The clinical practice of emergency medicine, 3rd edn
A Harwood-Nuss, editor. ($189). Lippincott Williams and Wilkins, 2001. ISBN 0-7817-1680-2
While it is often said that those that can, do, and those that can't, teach, one gets the impression that the authors of this textbook not only work at the “coalface” of A&E medicine but also teach with authority. The wide ranging subject material is approached from the more clinically relevant “presenting complaint” viewpoint rather than the usual diagnostic categories, giving an exceptionally practical orientation to the book. Essentially a reference book it enters a competitive market but offers a far more readable format than its larger equivalents.
The book aims to cover not only clinical information but also management and administrative issues. The text is clear with mainly line diagrams as illustrations. A rapid interrogation of the index proved the referencing reliable and relevant. I found the inclusion of “common pitfalls” under each section heading to be a useful and insightful feature. Perhaps less helpful are the sections on patient disposition, written largely from the North American perspective. Many of the issues raised may, however, still be of interest to a wider audience. The book is largely successful in its ambitious remit to provide a reference that is both comprehensive and accessible.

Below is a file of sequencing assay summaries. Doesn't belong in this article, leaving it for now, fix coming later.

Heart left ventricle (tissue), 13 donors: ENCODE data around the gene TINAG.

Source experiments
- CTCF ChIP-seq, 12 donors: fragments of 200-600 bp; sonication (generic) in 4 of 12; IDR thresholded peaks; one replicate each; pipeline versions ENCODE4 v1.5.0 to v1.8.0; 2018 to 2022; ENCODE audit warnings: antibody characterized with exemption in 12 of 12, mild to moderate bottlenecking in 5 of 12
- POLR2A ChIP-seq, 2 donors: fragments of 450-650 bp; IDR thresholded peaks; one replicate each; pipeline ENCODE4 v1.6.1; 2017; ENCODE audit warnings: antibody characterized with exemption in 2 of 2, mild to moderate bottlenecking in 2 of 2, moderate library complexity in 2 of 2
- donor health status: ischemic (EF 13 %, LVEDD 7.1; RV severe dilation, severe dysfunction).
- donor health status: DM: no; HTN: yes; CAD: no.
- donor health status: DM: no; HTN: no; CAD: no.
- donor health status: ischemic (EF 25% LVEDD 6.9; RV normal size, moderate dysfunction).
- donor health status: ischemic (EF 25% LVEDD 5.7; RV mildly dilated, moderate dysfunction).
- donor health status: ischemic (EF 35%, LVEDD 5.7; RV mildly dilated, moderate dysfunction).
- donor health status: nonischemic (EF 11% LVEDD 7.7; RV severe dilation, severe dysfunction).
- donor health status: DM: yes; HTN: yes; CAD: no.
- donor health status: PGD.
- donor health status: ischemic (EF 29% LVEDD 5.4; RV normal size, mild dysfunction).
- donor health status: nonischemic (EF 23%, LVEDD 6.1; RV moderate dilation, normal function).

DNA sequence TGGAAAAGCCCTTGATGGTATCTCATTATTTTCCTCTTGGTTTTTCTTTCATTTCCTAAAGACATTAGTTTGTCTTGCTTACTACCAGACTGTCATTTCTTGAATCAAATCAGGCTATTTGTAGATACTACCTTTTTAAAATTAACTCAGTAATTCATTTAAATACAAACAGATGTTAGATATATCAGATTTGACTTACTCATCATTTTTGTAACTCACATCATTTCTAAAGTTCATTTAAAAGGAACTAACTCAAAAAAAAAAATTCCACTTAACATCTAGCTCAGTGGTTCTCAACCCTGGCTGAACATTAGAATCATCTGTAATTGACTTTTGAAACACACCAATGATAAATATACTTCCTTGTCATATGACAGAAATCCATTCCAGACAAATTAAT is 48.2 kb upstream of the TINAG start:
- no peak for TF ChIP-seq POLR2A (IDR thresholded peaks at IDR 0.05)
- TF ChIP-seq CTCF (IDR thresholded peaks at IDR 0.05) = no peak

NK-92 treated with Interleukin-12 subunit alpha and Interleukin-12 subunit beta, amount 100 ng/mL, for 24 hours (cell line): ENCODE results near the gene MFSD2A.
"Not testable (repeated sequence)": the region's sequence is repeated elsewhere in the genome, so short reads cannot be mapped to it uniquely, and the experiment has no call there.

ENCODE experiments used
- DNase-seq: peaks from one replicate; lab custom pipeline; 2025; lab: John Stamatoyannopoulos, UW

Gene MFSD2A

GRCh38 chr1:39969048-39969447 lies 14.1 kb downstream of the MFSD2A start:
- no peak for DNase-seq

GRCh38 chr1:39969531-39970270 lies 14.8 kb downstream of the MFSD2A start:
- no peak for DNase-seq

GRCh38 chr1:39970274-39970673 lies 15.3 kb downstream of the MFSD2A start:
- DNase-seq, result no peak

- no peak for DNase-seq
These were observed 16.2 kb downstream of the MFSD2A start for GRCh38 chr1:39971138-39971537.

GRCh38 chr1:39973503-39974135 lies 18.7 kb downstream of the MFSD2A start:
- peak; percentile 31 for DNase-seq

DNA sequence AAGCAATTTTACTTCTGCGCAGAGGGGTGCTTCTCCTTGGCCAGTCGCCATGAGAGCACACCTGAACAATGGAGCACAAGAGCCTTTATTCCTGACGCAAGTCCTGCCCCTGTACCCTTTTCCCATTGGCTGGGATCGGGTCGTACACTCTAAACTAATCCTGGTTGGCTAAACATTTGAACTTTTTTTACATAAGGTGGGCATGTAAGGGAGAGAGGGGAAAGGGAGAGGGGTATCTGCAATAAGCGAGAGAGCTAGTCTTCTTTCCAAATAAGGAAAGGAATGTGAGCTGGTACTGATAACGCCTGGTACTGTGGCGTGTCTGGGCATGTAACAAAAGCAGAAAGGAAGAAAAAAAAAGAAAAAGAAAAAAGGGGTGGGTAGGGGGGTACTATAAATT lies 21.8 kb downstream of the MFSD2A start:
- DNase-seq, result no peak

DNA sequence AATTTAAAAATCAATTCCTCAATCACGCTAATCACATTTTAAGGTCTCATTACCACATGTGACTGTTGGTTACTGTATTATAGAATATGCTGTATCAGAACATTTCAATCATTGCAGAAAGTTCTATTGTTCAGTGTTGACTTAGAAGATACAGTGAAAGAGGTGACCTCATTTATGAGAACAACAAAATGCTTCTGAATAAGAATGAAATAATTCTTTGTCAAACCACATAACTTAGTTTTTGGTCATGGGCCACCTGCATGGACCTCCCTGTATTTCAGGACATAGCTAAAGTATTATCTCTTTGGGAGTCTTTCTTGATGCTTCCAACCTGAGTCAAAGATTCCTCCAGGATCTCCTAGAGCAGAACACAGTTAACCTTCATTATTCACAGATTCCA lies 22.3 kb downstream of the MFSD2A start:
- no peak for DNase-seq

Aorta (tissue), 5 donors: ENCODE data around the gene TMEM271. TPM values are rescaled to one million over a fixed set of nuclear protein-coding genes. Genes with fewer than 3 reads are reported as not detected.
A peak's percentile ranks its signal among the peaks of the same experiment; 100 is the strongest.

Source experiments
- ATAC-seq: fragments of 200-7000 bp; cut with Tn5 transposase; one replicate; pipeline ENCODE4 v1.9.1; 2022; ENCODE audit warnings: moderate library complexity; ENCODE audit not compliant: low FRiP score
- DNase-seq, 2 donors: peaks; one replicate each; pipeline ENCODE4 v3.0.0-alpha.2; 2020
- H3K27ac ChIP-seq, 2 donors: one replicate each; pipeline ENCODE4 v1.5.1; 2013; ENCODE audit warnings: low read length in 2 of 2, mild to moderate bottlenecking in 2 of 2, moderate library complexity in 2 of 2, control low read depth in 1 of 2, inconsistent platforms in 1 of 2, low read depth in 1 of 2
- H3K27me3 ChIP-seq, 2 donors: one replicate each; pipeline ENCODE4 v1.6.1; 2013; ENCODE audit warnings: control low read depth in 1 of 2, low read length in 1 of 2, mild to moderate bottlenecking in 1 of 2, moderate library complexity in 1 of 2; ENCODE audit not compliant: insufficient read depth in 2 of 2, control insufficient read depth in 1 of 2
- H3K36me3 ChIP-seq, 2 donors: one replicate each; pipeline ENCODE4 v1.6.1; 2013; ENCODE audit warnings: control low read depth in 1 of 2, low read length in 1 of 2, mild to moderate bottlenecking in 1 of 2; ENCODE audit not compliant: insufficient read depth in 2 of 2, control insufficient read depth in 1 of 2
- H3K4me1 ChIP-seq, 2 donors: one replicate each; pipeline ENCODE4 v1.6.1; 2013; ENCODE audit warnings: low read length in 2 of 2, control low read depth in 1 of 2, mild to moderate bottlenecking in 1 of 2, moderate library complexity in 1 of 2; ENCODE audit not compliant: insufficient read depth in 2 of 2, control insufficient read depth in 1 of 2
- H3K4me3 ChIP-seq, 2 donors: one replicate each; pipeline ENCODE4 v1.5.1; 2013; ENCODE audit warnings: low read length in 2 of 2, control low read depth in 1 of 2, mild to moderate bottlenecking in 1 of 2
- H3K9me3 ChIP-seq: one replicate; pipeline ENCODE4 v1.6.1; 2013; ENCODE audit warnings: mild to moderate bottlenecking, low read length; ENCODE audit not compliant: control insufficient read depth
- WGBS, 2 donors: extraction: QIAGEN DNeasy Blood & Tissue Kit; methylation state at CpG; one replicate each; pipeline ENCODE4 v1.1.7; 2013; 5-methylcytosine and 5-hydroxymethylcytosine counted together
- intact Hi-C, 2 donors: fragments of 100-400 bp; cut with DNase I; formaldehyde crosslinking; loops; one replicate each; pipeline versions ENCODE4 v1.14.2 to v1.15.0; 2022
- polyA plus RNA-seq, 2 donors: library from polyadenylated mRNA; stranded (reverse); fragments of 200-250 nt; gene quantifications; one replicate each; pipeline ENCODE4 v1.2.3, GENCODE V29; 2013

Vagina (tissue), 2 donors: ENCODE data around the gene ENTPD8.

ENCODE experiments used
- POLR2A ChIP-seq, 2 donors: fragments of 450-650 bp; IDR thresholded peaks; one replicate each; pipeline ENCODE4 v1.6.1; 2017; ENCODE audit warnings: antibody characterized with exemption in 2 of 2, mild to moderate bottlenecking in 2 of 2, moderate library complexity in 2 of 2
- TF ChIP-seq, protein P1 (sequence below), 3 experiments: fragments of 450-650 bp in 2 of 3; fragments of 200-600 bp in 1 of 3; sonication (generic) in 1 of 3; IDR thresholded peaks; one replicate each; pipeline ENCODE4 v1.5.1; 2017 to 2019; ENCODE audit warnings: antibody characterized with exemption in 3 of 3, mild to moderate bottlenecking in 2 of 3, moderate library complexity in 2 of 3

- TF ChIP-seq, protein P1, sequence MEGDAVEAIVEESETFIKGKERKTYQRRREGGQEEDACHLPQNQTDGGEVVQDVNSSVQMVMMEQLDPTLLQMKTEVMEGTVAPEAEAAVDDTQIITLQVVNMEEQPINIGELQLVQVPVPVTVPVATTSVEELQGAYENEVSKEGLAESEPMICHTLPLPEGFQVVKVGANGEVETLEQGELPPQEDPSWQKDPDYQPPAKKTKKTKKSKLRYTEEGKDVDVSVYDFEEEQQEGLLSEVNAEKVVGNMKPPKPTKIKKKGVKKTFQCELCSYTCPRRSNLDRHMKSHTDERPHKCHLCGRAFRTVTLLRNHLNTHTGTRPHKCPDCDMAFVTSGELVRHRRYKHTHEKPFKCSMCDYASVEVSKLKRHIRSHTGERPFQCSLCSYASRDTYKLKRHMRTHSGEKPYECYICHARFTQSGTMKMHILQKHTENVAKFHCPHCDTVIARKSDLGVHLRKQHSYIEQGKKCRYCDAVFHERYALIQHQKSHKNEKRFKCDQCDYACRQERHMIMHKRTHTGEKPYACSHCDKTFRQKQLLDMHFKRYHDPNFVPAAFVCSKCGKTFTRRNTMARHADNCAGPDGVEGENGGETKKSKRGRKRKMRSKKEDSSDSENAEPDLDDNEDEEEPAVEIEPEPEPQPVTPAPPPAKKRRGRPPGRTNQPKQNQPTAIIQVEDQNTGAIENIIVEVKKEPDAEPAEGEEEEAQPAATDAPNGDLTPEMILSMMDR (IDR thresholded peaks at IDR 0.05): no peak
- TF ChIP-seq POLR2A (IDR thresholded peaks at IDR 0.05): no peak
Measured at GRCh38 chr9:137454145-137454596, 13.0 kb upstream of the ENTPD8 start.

This would be a useful book to have around an A&E department and may also prove valuable for those looking for a readable reference in preparation for both entry and exit examinations.
Having received my “reviewer's copy” I am no longer in the market for a reference book in A&E medicine. If I were, I might well buy this one!